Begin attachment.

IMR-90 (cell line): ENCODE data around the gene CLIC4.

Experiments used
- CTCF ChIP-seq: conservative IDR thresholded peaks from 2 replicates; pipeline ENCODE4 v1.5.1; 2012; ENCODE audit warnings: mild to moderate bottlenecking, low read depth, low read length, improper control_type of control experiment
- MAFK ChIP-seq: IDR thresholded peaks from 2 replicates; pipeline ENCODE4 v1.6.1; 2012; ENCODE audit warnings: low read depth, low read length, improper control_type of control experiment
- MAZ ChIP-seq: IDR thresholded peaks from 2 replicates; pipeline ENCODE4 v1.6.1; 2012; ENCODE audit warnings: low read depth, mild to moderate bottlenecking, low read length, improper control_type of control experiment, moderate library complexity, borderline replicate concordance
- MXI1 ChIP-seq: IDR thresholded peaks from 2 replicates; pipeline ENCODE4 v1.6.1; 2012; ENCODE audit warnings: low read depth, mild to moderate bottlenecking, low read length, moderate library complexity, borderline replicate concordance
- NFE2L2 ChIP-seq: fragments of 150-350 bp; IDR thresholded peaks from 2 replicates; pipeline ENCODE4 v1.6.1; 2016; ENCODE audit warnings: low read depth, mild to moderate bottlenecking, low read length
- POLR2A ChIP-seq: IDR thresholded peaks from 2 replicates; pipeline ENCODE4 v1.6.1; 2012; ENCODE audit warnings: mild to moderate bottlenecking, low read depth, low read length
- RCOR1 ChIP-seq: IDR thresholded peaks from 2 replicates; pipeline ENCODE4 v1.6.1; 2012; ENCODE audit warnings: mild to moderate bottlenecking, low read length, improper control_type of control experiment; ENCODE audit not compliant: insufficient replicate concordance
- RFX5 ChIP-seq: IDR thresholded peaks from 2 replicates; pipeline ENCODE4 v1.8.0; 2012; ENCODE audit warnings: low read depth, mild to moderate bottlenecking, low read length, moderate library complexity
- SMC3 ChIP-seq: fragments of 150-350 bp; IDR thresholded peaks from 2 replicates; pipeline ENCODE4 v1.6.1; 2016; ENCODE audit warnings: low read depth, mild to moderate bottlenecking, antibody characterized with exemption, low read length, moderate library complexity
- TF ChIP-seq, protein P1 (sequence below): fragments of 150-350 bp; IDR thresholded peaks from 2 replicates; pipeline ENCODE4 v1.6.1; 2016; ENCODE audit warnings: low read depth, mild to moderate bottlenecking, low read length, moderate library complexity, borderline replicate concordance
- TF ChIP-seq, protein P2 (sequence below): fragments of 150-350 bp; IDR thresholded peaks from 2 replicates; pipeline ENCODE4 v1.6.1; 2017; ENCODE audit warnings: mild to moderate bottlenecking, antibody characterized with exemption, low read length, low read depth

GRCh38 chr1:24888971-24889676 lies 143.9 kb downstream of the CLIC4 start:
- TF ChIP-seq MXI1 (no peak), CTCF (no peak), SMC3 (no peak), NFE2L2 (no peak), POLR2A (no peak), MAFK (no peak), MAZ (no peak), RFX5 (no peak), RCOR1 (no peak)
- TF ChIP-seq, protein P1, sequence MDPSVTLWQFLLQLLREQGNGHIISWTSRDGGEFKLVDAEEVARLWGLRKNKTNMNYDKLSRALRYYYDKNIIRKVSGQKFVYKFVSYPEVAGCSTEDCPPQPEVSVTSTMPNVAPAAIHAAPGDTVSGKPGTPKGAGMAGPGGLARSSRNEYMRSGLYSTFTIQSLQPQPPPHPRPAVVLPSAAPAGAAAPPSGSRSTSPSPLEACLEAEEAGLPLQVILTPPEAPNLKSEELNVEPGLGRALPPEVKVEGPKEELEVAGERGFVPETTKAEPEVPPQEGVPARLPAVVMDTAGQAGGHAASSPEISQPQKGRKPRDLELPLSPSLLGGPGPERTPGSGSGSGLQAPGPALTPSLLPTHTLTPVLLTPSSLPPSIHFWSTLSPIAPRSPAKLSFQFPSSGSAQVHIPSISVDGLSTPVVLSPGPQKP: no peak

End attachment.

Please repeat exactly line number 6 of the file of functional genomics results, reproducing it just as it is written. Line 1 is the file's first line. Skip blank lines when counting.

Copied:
- MXI1 ChIP-seq: IDR thresholded peaks from 2 replicates; pipeline ENCODE4 v1.6.1; 2012; ENCODE audit warnings: low read depth, mild to moderate bottlenecking, low read length, moderate library complexity, borderline replicate concordance